There's so much good commentary around on the election, thanks to the fact that the 'sphere has matured somewhat since 2005 and it's less a playground for people who understand interactive tools and more one that interactive people (a very different group?) use.
I've been unusually busy lately, so I've been beaten to the punch with most things I've wanted to say, so here are a few random comments that I've not seen anyone else making:
A change in the status of politics: I think that, for a sonnenkind like David Cameron, being leader of the opposition may not prove to be the pinnacle of his career. Perhaps even being the PM may not tick that box for him either. For Blair, he probably didn't see leaving No10 as the end of his career (I'm sure it will almost destroy Brown...)
I've observed before that the people at the top of the BBC will probably be being paid more by CNN in five years time and that has a huge impact on the long-termism (or current lack of it) at the top of the BBC. If Cameron fails to win election, it's hard to see where the Tories can go. But would that be the end of the world for him?
Are the Tories suffering from a lack of the kind of conviction that comes with real personal investment at the top of their party? Did they pick a bobby-dazzler a few years ago and are they going to repent at leisure? Are the British public about to do the same with little Nick Clegg? And is this going to change politics for the better or the worst?
Hindsight is a great thing isn't it? Surely we all saw that the Tories weren't on a winner going into an election with the promise of nasty medicine? I mean, I wondered if it would hurt them, but it really has, hasn't it? The bookies should be paying out already to Tory punters, given the state of the economy and Brown's lack of charisma. Why did they do this?
I wonder if the rise of social media has created more self-reinforcing communities? Where they were isolated in the past (take crude market-libertarians as a case in point) they appeared to be exactly what they are: A bunch of isolated fruitcakes with a faith-based one-size-fits-all solution to every problem. But now they have a echo chamber, and it's one with enough gravitational pull to affect the Tory party. They actually thought that the public would buy their shrill obsessions about big government, and they did that because those obsessions have been ringing more loudly in their ears than they used to.
I hope this isn't too partisan a point, but for the most part, left and Labour-leaning bloggers are a fairly diverse, pragmatic and frank lot. Labour's (or indeed the wider left's) online noisemakers are rarely doctrinare or slavish in their partisanship. There is a difference in the quality and diversity between left and right bloggers, and there's no question that the 'sphere has a significant influence in the conversations that dominate the parties.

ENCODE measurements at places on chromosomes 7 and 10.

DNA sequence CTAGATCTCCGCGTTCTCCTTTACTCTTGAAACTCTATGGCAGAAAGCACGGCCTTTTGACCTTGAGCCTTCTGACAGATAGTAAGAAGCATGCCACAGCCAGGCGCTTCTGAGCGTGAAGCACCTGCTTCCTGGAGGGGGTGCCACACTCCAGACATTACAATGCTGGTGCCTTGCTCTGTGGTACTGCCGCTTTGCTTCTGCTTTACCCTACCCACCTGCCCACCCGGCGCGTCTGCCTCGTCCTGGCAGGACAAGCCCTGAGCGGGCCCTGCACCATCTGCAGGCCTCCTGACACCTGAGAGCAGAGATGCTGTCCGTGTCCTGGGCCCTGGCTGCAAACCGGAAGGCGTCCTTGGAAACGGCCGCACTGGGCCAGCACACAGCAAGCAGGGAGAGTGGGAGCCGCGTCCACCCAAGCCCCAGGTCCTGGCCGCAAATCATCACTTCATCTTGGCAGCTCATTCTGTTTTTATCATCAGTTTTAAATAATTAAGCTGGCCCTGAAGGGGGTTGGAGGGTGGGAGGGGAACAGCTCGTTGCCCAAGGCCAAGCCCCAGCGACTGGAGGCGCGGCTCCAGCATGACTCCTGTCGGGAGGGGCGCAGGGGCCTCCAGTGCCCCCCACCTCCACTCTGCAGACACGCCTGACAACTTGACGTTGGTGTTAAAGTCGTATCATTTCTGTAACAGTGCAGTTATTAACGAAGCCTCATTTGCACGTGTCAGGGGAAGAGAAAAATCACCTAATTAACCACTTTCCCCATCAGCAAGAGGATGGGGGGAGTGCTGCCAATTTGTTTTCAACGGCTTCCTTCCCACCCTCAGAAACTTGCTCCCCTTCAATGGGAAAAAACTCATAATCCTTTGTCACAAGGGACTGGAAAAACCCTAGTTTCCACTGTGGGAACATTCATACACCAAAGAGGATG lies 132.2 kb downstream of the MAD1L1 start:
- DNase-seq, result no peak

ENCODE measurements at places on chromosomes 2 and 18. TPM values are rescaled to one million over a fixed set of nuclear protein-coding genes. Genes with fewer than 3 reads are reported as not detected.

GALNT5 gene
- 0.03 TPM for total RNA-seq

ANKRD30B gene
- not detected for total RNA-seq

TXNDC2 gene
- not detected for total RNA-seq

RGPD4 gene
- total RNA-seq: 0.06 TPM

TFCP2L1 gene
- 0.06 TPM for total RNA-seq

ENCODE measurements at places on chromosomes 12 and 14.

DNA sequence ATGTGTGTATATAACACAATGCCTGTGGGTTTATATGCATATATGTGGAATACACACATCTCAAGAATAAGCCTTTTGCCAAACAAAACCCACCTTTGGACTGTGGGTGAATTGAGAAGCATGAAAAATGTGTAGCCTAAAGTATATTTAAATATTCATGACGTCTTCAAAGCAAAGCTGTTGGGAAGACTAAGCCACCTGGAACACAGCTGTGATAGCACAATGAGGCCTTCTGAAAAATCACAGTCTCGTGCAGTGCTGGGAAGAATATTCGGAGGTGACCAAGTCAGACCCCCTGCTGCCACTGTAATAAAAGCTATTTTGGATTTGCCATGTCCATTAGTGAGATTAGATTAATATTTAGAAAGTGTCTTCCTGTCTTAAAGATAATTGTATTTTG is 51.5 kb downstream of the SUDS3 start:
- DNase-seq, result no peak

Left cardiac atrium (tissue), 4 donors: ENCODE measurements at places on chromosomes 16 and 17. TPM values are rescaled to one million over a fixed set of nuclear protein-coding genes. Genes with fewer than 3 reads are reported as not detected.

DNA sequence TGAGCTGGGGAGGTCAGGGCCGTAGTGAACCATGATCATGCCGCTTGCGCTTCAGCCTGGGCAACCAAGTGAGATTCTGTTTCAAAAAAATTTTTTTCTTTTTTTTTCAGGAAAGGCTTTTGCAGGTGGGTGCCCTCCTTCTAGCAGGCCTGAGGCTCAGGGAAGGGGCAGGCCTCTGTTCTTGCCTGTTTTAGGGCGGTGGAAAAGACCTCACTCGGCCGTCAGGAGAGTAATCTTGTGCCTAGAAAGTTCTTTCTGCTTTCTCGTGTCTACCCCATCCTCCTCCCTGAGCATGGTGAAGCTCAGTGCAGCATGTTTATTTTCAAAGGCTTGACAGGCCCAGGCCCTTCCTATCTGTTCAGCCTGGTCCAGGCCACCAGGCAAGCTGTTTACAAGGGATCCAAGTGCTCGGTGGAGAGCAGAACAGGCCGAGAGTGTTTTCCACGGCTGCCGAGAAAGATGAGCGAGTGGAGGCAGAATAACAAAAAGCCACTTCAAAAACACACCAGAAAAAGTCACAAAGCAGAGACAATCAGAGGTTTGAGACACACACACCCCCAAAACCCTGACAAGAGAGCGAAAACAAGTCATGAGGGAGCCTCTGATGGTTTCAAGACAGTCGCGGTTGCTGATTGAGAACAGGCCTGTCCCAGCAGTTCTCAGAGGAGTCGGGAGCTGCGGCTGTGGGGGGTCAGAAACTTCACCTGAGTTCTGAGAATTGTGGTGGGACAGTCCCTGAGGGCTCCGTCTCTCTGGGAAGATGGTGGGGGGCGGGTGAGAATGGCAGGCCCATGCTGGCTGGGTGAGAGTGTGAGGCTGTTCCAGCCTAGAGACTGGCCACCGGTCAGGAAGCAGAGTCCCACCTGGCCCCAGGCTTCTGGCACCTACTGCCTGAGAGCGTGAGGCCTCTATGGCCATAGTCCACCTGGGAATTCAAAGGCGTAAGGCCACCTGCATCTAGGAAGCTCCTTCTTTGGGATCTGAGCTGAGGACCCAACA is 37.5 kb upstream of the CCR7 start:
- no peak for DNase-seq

I genuinely think that Labour's conversations are more useful to Labour than the Tories ones - indeed, I did make this point a few years ago when everyone was banging on about how much better the Tories were at this sort of thing. In the 1980s, Labour had the kind of echo-chamber that the Tories have now. we were glad to be rid of it. Maybe the Tories will too?
One other blessing: The Tories have been using deniable outriders from the blogosphere for a few years now. Either the Tax Payers Alliance of Guido, for example, have tried to make the weather for the Tories in different ways. Has this tactic become more universal and recognisable? Has it made the public more attuned to it? Will it blunt the trauma that Tory newspapers are trying to inflict on Nick Clegg?
On the subject of hindsight.... surely we should have all seen that the Tories pitched their tent on ground that the Lib-Dems could have snatched effortlessly from them? Taking the centre-ground and 'being the party of change'?
Lastly, I find it every interesting to see the ambivalence that a lot of Labour-loyalist bloggers have about the rise of young Clegg. There is a possibility that we will be knocked into third place, under the 30% mark. It will certainly hurt the Labour Party. But will it further the centre-left's most important mission of permanently neutralising the Tory party?
More on this one later maybe?